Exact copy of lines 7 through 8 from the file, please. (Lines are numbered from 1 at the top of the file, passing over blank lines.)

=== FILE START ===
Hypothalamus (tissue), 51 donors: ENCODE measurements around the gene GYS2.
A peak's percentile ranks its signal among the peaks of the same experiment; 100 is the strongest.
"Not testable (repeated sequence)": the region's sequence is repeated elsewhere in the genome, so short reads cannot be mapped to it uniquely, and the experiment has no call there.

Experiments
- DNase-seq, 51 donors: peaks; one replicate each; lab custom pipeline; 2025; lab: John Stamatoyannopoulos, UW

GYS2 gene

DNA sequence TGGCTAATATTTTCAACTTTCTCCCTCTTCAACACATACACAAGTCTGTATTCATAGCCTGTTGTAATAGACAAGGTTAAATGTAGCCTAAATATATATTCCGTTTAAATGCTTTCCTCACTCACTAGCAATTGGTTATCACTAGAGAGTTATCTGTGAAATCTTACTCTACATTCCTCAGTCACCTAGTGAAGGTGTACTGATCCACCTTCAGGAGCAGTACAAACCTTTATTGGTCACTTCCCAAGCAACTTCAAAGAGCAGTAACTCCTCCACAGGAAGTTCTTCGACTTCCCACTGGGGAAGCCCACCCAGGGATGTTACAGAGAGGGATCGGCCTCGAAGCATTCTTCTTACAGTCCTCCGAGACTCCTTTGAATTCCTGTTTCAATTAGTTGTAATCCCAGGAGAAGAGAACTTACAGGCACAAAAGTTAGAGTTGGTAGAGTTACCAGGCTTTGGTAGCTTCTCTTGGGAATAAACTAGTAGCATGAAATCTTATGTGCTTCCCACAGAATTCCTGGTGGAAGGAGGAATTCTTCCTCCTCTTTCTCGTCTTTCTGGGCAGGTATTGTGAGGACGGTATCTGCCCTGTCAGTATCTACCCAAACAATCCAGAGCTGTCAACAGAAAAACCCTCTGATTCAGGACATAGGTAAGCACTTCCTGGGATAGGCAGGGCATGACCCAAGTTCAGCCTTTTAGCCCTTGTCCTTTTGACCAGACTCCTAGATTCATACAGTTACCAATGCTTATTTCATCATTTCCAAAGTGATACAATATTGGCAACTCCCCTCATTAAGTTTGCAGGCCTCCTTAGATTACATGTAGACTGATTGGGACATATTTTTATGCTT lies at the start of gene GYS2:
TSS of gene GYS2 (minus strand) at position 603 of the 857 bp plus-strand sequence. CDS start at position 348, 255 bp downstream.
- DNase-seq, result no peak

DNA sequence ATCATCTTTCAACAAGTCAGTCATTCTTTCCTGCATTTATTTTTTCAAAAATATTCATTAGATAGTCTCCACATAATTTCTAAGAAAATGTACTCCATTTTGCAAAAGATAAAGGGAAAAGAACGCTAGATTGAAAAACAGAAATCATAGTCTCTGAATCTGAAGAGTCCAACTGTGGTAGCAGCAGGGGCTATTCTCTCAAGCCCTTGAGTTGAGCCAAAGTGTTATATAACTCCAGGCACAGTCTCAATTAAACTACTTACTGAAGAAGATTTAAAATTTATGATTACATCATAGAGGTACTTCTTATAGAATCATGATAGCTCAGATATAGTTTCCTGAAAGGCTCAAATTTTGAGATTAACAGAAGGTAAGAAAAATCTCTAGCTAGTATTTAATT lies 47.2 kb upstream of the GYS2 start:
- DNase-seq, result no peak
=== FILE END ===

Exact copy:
DNA sequence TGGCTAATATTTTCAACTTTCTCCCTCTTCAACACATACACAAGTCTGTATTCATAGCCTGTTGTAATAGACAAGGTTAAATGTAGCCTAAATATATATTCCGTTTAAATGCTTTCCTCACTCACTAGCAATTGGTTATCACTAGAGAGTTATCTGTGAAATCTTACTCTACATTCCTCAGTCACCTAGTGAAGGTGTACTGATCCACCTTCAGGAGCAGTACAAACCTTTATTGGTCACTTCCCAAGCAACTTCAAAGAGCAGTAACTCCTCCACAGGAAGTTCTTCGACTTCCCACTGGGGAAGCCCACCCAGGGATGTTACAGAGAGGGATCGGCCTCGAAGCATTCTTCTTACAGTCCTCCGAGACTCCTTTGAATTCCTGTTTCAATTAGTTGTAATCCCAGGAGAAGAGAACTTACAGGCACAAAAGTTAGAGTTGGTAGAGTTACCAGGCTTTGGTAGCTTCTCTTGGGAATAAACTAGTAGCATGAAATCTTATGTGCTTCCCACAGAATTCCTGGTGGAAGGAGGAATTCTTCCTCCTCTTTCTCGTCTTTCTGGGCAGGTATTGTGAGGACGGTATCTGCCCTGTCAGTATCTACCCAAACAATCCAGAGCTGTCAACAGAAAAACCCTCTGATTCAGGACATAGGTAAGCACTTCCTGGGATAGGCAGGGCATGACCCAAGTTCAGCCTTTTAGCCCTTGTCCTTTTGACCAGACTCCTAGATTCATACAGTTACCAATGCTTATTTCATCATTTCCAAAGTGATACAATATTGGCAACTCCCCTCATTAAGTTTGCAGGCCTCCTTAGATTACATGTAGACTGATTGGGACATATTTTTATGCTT lies at the start of gene GYS2:
TSS of gene GYS2 (minus strand) at position 603 of the 857 bp plus-strand sequence. CDS start at position 348, 255 bp downstream.